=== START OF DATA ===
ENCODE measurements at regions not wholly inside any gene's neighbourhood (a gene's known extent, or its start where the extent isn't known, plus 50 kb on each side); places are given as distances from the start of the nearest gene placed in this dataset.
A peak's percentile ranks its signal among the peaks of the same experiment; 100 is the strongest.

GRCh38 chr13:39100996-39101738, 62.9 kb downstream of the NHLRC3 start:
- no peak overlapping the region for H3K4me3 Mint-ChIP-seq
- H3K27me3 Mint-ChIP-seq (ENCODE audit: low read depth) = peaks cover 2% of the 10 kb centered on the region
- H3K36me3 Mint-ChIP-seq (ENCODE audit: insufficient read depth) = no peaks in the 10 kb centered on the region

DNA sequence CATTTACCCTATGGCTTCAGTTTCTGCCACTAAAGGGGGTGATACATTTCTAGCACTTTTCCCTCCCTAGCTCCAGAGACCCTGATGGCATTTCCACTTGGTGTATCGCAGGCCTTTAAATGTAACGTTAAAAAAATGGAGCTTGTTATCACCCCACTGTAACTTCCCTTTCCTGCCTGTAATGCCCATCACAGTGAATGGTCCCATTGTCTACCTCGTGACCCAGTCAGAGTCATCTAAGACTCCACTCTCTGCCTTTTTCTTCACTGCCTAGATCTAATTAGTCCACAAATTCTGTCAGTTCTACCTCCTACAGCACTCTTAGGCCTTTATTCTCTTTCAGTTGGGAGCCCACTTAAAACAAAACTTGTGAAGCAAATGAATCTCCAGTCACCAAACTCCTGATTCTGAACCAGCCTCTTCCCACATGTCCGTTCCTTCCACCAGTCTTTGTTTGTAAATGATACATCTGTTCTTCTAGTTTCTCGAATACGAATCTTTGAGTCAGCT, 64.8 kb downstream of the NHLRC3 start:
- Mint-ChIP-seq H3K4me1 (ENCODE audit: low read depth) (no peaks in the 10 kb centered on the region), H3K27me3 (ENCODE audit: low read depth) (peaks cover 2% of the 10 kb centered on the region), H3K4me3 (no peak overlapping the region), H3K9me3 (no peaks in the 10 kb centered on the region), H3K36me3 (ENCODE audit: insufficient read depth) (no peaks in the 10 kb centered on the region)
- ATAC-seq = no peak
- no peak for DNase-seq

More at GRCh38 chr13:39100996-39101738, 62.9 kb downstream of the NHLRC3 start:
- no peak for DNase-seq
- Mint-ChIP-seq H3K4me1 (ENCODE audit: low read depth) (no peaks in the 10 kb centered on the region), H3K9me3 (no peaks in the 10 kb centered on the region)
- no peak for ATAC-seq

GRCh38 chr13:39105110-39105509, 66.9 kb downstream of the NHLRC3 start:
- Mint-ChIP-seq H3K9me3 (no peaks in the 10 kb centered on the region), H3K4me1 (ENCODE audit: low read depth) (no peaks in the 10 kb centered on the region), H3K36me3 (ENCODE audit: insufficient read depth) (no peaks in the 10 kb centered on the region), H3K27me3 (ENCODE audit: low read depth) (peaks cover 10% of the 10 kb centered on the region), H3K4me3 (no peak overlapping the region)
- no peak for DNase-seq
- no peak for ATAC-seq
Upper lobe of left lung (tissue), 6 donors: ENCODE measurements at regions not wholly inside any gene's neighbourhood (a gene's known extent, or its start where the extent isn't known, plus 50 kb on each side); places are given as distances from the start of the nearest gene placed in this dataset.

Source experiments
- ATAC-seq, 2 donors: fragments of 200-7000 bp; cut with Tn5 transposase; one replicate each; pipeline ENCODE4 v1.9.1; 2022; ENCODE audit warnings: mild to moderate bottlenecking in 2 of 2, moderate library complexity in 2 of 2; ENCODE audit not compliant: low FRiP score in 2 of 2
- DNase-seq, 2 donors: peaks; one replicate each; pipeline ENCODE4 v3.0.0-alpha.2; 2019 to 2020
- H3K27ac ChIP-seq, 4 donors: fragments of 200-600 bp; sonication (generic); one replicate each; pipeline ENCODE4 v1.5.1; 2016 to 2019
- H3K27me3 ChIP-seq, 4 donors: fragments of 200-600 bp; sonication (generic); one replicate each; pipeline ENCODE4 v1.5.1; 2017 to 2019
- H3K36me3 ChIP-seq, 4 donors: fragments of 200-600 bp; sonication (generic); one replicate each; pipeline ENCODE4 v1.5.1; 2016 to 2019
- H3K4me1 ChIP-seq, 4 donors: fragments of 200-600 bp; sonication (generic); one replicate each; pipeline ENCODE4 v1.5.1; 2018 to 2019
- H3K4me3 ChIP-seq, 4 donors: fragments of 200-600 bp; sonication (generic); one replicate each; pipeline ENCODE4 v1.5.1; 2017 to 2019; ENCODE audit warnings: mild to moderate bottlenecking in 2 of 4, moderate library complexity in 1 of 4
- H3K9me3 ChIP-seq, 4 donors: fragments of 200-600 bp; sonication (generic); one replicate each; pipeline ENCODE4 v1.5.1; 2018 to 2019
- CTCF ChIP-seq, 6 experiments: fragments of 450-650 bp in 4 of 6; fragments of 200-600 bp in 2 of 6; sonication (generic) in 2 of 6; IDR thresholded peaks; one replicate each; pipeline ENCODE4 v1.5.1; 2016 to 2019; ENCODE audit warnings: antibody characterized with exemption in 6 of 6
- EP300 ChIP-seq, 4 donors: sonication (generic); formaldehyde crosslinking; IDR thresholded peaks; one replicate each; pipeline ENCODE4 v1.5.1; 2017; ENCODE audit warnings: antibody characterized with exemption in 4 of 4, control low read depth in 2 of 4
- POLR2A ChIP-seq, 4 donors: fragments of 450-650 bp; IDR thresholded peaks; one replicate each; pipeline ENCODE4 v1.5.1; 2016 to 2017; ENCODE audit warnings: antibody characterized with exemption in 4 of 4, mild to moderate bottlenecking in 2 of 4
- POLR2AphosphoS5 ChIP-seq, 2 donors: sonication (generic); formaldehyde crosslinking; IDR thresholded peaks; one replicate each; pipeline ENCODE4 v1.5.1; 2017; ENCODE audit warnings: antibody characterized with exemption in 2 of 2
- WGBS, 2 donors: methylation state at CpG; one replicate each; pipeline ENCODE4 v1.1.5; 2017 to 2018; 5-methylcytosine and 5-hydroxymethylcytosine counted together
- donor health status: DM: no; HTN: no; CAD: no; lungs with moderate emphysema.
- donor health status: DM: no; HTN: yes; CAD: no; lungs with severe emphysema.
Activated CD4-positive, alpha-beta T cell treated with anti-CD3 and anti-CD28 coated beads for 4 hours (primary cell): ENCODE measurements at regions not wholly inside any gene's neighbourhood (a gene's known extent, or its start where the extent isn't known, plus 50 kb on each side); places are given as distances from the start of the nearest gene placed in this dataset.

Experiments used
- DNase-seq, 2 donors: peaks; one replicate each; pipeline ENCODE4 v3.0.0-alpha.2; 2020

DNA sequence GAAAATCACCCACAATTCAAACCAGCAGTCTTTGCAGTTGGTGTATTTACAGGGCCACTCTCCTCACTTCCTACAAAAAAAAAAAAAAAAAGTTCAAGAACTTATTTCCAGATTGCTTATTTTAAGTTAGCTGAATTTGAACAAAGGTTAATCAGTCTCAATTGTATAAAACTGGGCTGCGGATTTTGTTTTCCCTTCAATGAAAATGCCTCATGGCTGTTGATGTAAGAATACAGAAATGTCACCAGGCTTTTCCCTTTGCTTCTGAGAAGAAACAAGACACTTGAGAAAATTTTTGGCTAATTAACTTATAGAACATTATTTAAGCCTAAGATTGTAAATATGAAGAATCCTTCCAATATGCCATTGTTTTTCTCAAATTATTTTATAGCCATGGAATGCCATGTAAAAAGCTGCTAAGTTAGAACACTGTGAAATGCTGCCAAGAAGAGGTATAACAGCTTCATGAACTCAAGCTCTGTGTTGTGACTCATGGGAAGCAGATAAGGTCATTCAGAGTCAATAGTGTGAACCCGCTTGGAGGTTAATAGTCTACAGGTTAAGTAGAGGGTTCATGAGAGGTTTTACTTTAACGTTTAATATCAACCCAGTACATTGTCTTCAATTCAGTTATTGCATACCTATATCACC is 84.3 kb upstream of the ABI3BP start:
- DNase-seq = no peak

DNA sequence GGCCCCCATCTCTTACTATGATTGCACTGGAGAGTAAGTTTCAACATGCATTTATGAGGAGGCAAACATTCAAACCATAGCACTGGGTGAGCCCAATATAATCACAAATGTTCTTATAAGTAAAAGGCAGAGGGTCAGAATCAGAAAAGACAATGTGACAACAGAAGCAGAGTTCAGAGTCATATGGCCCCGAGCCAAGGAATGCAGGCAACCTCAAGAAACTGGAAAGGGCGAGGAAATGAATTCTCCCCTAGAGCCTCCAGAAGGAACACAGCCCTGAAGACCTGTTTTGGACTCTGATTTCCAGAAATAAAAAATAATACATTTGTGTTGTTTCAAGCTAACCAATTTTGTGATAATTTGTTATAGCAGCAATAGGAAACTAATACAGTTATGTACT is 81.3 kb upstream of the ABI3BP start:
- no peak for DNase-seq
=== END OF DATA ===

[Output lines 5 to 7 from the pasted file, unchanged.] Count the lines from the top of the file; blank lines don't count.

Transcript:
- H3K27me3 Mint-ChIP-seq (ENCODE audit: low read depth) = peaks cover 2% of the 10 kb centered on the region
- H3K36me3 Mint-ChIP-seq (ENCODE audit: insufficient read depth) = no peaks in the 10 kb centered on the region

DNA sequence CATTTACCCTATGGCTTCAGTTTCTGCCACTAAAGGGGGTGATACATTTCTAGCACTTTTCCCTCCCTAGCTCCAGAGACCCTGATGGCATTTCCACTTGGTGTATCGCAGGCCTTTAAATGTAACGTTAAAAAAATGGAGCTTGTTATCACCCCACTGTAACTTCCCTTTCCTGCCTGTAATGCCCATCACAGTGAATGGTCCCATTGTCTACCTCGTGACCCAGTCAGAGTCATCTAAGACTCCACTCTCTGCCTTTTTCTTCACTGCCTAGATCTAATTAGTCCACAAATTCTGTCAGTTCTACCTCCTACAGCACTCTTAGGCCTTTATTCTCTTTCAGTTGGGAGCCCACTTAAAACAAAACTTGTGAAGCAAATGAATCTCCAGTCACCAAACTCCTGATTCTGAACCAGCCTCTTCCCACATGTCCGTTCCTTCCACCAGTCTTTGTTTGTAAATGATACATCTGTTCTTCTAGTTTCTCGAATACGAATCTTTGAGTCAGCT, 64.8 kb downstream of the NHLRC3 start: